Physical Constants
(taken from CODATA internationally recommended values: http://physics.nist.gov/cuu/Constants/index.html)
description letter variable Value (uncertainty)* relative uncertainty**
Speed of light in vacuum c 299,792,458 m s-1 exact
Planck Constant h 6.62606957(29) 10-34 J s 4.410-8
Bohr radius a0 0.52917721092(17) 10-10 m 3.210-10
electron mass me 9.10938291(40) 10-31 kg 4.410-8
elementary (electron) charge e 1.602176535(35) 10-19 C 2.210-8
Avagadro Constant NA 6.02214129(27) 1023 mol-1 4.410-8
Boltzman Constant k 1.3806487(12) 10-23 J K-1 9.110-7
Faraday Constant F 96485.3365(21) C mol-1 2.210-8
Molar Ideal Gas Constant R 8.314 4621 J mol-1 K-1 9.110-7
Rydberg Constant RH 2.179872171 10-18 J 4.4 10-8

Note that these values are quoted to a very large number of sig figs since the values have been measured quite accurately.  These values are periodically updated as better and better measurement techniques are developed.  The values quoted here are current as of 2012.  Any updates to these numbers will likely only occur in the last couple of decimal places so you can feel safe in using these numbers.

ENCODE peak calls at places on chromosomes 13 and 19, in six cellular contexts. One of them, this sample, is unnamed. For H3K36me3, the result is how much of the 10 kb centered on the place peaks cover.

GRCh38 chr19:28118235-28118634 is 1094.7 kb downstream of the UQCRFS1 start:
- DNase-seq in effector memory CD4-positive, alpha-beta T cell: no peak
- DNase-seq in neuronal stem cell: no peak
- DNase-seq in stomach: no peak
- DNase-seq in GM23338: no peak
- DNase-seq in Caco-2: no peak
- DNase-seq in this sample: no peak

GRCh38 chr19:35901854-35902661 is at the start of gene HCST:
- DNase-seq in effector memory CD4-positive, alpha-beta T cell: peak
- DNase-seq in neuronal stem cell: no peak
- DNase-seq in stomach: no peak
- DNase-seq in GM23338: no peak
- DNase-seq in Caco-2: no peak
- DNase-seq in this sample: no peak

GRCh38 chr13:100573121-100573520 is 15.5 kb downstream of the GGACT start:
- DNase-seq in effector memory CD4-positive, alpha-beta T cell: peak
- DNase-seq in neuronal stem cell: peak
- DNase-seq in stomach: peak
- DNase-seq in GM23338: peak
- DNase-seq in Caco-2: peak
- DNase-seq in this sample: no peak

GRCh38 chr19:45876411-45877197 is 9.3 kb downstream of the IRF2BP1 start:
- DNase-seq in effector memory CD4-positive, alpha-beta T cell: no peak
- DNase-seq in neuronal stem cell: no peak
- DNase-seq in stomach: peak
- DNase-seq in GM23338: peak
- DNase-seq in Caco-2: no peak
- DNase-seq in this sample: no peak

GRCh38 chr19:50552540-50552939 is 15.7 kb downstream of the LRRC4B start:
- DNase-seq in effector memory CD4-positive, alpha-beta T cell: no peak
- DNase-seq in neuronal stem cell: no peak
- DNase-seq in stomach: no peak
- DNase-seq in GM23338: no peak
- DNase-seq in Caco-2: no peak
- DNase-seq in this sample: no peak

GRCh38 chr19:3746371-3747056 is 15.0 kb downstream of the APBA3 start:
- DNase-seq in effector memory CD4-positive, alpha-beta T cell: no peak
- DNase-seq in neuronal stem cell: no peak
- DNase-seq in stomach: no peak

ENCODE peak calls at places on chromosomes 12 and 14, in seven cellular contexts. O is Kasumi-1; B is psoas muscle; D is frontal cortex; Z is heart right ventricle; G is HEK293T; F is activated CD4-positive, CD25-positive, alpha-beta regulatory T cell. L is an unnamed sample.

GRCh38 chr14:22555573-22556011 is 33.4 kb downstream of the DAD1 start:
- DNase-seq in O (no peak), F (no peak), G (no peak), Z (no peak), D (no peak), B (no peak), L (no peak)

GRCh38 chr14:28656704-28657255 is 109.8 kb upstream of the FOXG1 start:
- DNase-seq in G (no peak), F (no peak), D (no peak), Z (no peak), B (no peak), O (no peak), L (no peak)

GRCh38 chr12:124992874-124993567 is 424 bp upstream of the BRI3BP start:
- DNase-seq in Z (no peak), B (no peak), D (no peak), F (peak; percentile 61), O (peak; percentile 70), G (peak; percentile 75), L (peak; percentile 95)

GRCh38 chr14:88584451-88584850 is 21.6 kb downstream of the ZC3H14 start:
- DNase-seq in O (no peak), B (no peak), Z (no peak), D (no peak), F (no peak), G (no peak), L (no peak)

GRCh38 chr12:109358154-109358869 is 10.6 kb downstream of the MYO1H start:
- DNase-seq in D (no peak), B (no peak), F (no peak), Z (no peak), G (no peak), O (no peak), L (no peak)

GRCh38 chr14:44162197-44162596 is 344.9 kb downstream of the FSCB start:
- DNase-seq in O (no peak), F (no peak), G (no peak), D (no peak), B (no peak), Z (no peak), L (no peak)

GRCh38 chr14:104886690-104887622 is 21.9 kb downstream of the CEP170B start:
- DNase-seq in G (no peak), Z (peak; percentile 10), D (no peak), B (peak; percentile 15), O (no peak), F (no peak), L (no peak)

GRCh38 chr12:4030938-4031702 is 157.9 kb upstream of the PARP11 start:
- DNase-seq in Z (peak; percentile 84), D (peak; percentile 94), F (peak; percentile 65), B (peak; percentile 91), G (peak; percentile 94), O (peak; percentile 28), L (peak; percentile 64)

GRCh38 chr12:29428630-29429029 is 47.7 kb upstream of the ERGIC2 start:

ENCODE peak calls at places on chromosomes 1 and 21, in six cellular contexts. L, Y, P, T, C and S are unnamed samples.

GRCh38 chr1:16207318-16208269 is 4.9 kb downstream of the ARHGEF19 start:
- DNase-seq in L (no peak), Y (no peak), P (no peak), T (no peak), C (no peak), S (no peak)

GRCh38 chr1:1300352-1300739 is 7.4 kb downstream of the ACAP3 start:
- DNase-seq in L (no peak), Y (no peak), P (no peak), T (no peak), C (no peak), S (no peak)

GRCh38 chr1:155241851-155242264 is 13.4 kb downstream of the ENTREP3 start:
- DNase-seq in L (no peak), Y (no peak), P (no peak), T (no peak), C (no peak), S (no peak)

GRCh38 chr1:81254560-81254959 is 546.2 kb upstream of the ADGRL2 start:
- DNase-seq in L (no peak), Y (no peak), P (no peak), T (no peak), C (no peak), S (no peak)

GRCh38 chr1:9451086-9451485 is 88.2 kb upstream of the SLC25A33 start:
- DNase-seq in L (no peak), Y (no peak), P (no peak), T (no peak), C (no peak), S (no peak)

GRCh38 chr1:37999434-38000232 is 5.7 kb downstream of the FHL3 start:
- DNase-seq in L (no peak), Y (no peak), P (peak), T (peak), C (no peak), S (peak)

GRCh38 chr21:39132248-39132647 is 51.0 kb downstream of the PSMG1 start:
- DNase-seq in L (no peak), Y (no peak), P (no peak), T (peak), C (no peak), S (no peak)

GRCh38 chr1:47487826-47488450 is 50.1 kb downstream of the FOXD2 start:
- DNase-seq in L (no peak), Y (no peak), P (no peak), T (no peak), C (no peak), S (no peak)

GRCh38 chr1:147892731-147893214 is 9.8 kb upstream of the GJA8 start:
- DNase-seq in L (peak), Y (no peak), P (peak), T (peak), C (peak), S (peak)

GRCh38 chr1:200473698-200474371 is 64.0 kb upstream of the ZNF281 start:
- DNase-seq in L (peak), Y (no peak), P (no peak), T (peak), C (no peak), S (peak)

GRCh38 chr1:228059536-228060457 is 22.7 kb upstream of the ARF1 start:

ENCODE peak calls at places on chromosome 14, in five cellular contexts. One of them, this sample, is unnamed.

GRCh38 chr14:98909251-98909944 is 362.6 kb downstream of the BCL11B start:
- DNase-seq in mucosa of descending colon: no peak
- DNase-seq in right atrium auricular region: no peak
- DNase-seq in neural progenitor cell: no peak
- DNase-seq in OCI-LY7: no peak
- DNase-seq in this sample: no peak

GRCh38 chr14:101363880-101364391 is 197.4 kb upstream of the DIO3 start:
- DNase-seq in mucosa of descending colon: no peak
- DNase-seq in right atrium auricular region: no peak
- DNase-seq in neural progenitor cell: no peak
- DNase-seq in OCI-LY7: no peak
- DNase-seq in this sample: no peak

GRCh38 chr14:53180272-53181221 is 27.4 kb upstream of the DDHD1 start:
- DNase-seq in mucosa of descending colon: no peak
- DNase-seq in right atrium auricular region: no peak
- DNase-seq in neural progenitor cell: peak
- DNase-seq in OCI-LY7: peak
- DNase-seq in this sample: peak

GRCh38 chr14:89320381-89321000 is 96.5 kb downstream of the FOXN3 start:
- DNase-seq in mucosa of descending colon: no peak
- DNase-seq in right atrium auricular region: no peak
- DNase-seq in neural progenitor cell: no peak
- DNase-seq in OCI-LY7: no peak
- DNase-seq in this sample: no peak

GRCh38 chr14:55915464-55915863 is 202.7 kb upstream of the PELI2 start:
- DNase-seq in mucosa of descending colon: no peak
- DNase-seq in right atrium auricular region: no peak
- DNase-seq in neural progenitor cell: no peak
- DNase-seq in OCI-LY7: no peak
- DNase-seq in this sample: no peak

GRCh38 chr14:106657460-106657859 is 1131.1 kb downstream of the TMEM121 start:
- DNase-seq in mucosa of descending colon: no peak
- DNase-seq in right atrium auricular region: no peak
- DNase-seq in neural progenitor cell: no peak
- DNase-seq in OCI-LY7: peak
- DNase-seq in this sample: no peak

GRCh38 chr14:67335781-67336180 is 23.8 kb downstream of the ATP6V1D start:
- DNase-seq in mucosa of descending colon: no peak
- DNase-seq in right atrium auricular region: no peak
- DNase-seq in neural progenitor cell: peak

* The uncertainties quoted here are generally determined statistically as a result of multiple measurements by several researchers.  They are the statistical standard error.

** The relative uncertainty is simply the standard error divided by the actual value.  For example, the relative uncertainty for Planck Constant is calculated as follows

0.00000029 10-34 J s  = 4.4 10-8
6.62606957  10-34 J s

A good way to visualize the meaning of relative uncertainty is to look at the power of 10 exponent.  It gives roughly the number of sig figs in the numeric value. Hence, Planck Constant is known to about 8 sig figs. 

In first year chemistry, we generally use only 3 or 4 sig figs in our problem solutions.  So most chemistry texts don't even bother quoting the uncertainty in these physical constants.  These texts merely quote the physical constant to less digits (5 or 6) and the students are left to take these as being perfectly accurate.  Doing this simplification will not induce much error as long as the number of digits used in the physical constant is at least two more than the number of sig figs in the problem values.